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an immense amount of trouble, money, and
As has been repeatedly pointed out in Europe, the Monroe Doctrine is as strong as the American army and navy, and no stronger.
Carried out to its logical conclusion, it means a policy of suzerainty and interference which will earn us the increasing hatred of our neighbors, the dissatisfaction of Europe, the loss of commercial opportunities, and the forfeiture of time and attention which would much better be given to settling our own difficult internal problems. The continuance of adherence to the Monroe Doctrine offers opportunities to scheming statesmen to distract public opinion from the necessity of concentrated attention at home, by arousing mingled feelings of jingoism and self-importance in attempting to correct the errors of our neighbors.
If we persist in maintaining the Monroe Doctrine, we shall find that its legitimate, rational, and logical growth will lead us to an increasing number of large expenditures, where American treasure and American
blood will be sacrificed in efforts to remove the mote from our neighbor's eye while overlooking the beam in our own.
The character of the people who inhabit the tropical American republics is such, the percentage of Indian blood is so great, the little-understood difficulties of life in those countries are so far-reaching, and the psychological tendencies of the people so different from our own, that opportunities will continually arise which will convince us that our intervention is required if we continue to hold to the tenets of the Monroe Doctrine.
It is for us to face the question fairly, and to determine whether it is worth while to continue any longer on a road which leads to such great expenditures, and which means the loss of international friendships.
That international goodwill is a desideratum, it needs no words of mine to prove to anyone. Looked at from every point of view,
, selfishly and unselfishly, ethically, morally, commercially, and diplomatically, we desire to live at peace with our neighbors and to promote international friendship. In this way we shall have time to give
our minds to the problem of building up government by the people which shall give prosperity and peace and individual opportunity to every citizen.
In this great work we can have able assistance if we accept a reasonable and rational attitude toward the great states of South America. This mutual help may be, as Mr. Root said to the hospitable people of Bahia, “by sympathy and friendship, by intercourse, exchange ofopinions and experience, each giving to the other the benefits of its success, and helping the other to find out the causes of its failures. We can both aid each other by the peaceful exchanges of trade. Our trade-yes, our trade is valuable, and may it increase; may it increase to the wealth and prosperity of both nations. But there is something more than trade; there is the aspiration to make life worth the living, that uplifts humanity. To accomplish success in this is the goal which we seek to attain. There is the happiness of life; and what is trade if it does not bring happiness to life? In this the dissimilarity of our peoples may enable us to aid each other. We of the North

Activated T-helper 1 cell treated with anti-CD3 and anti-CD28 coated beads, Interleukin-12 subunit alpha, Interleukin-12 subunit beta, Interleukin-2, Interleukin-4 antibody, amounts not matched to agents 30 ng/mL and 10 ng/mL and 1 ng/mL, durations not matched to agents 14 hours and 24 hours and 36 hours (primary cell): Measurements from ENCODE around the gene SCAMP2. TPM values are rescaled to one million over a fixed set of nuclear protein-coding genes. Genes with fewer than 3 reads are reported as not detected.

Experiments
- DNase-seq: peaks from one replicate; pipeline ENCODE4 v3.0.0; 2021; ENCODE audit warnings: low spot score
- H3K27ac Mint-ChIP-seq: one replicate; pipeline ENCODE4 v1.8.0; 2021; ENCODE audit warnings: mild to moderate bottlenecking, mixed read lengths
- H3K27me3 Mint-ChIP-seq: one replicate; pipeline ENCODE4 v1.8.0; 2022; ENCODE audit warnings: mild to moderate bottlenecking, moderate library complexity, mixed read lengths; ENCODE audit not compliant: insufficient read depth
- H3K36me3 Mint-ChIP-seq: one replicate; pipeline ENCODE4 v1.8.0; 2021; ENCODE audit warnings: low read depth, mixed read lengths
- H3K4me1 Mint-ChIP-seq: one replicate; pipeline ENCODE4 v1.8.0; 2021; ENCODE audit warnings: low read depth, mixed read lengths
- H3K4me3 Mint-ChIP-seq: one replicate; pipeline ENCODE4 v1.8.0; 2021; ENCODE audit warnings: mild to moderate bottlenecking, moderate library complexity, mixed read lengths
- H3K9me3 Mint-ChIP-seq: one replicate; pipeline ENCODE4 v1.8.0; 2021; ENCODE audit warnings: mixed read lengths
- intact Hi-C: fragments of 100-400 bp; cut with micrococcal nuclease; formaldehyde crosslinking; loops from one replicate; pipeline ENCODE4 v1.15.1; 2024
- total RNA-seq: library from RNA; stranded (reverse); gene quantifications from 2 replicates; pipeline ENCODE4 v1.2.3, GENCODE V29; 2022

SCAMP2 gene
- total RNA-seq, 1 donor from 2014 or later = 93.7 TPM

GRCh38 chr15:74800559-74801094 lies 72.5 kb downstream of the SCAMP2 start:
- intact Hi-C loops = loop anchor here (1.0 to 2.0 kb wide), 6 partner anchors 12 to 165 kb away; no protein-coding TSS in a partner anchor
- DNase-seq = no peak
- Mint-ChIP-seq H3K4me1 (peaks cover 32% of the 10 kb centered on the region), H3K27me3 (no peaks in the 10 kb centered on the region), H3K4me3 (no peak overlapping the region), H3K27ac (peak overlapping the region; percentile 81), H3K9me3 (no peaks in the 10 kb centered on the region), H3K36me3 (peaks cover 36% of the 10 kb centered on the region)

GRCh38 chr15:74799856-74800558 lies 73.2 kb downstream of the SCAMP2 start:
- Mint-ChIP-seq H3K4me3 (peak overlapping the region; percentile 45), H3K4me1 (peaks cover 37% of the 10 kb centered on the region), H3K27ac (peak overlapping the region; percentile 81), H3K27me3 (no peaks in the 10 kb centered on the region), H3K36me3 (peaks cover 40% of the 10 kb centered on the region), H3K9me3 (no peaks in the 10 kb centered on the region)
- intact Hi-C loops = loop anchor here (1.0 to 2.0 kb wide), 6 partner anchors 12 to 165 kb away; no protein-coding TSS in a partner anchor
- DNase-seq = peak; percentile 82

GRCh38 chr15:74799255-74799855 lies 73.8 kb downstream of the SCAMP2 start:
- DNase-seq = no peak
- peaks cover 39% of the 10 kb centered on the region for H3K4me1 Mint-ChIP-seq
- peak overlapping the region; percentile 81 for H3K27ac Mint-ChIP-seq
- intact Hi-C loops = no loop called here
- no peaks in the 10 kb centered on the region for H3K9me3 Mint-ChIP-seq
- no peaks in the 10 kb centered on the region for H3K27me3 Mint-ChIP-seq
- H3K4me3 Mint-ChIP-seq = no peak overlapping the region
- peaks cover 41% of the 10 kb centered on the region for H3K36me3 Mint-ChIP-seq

are somewhat more sturdy in our efforts, and there are those who claim we work too hard. We are too strenuous in our lives. I wish that my people could gather some of the charm and grace of living in Bahia. We may give to you some added strength and strenuousness; you may give to us some of the beauty of life. I wish I could make you feel — I wish still more that I could make my countrymen feel — what delight I experience in visiting your city, and in observing the delightful combination of the bright, cheerful colors which adorn your homes and daily life, with the beautiful tones that time has given to the century-old walls and battlements that look down upon your noble bay. The combination has seemed to me, as I have looked upon it to-day, to be most remarkable, and these varying scenes of beauty have seemed to be suggestive of what nations can do for each other, some giving the beauty and the tender tones, some giving the sturdy and strenuous effort.”
Coöperation, and not patronizing tutelage, should be our policy. From the unselfish point of view, and
from the point of view of the world's peace and happiness, there seems to be no question that the Monroe Doctrine is no longer worth while.
Mr. Bryce, in an able exposition in his recent“South America,” has clearly pointed out that the Spanish American's regard for the United States, and his confidence in its purposes, have never even recovered from the blow given by the Mexican War of 1846, and the annexation of California. For many years, a political tie between ourselves and the other American republics was found, Mr. Bryce says, in our declared intention
to resist any attempt by European Powers either to overthrow republican government in any American state or to attempt annexation of its territory.” So long as any such action was feared from Europe, the protection thus promised was welcome, and the United States felt a corresponding interest in their clients. But circumstances alter cases. To-day, when apprehensions of the old kind have vanished, and when some of the South American states feel themselves already powerful, one is told that they have